Everything seemed to be going well. "Order had been reestablished", as Lionel put it. But Lionel can't help but think back on the night when Cocoanut had made his move, and even wonders what would have happened if he had granted Cocoanuts desires. The ship enters the Mediterranean Sea, and one night, after Lionel returns to his cabin, he is awaited by Cocoanut and a bottle of champagne. After a few drinks, Lionel gave in Cocoanut's seduction, and as they lay in bed together, they talked about their lives. At one point, Cocoanut questions the large scar that Lionel has on his groin area. It turns out that the scar was Lionel's "battle wound", which is what ended up making him a war hero. After the story of the battle wound, Lionel continues talking, getting further into deeply personal stories from his younger days. Cocoanut, who we know very little about, doesn't go into much detail about his past. We are able to gather that he is in charge some type of business, although his specific occupation is never revealed. We also know that he has several passports from different countries, which causes us to become sceptical of who Cocoanut really is.

While the two men lay entwined in their cabin, we realise that they have become close with one another—Not only on a physical level, but on an emotional level as well. At one point, Lionel says “I’m fonder of you than I know how to say". Cocoanut's response is that Lionel should have someone to take care of him. The two men ponder being together, but Lionel comes to the realisation that it would be impossible.

Suddenly, Lionel notices the bolt on the door. It had been unlocked the entirety of their lovemaking. Realizing that anyone could have walked into the cabin at any moment, Lionel becomes increasingly distressed. At first he blames himself for being too careless, but then Cocoanut claims that it was partly his fault also, because he knew that the door was unlocked the entire time. Furious with Cocoanut for not mentioning this before, Lionel decides he needs to go out on the deck for a smoke. Realizing the seriousness of what just transpired, Cocoanut says to Lionel as he is walking out the door, "When you come back you will not be you. And I may not be I.” As he is out on the deck for a smoke, he sees Colonel Arbuthnot sleeping, next to his wife. He thinks about everything which he would lose if anyone were to find out about the scandal with Cocoanut. He was the first born, and felt responsible for maintaining integrity of the family name. Thinking of Isabel, who is waiting on him in India, he decides what happened would not follow him any further. Hearing Lionel, Colonel Arbuthnot wakes up, and apologises to Lionel for having to bunk with a wog. Apparently, it had just been discovered that Cocoanut was not supposed to be on the boat at all. He had sent some "fat bribes" out to get himself aboard the ship. After his discussion with the Colonel, Lionel leaves the deck.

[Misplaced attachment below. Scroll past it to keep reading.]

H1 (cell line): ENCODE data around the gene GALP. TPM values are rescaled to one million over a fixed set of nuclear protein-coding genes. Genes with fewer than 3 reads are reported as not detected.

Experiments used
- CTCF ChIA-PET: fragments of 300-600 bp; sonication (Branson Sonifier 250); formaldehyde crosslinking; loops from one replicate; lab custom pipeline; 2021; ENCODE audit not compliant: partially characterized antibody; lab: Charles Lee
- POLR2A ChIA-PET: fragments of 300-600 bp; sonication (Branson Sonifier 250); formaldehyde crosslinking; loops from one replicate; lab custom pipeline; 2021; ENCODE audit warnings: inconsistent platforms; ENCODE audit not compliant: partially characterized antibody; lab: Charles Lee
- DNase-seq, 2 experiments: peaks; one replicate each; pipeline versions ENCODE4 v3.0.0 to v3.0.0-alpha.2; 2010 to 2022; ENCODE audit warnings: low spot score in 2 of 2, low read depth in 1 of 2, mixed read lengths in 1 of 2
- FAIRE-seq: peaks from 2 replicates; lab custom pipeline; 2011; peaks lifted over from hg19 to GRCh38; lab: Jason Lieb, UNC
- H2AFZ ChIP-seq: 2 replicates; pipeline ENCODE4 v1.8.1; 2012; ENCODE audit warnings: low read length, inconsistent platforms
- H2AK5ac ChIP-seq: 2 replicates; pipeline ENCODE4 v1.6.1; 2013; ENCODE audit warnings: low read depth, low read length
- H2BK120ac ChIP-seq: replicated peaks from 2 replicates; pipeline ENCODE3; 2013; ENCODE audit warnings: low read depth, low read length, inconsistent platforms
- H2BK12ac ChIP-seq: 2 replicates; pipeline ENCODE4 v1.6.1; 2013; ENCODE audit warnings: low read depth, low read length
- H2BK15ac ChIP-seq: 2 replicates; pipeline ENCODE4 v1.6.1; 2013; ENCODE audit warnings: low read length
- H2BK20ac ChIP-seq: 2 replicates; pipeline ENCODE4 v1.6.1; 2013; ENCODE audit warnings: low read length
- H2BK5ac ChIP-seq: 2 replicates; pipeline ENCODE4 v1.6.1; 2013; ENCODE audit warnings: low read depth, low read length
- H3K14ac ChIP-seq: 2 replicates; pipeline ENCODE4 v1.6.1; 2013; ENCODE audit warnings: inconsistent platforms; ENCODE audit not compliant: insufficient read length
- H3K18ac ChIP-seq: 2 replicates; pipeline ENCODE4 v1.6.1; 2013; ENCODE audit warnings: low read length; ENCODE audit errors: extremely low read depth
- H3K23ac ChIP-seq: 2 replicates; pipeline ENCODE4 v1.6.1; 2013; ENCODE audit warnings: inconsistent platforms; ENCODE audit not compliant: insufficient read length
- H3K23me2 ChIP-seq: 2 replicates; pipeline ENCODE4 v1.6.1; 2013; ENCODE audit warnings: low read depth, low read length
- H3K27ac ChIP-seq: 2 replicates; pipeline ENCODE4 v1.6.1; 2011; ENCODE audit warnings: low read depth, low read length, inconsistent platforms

Returning to the cabin, Lionel sees Cocoanut in his top bunk. Getting close to Lionel, Cocoanut insists that he kiss him. When Lionel rejects him, Cocoanut decides to go in for the kiss regardless and bites Lionel's forearm. Lionel flashes back to the war and strangles Cocoanut, then kisses his eyelids tenderly, then commits suicide by throwing himself into the ocean. His body is never found.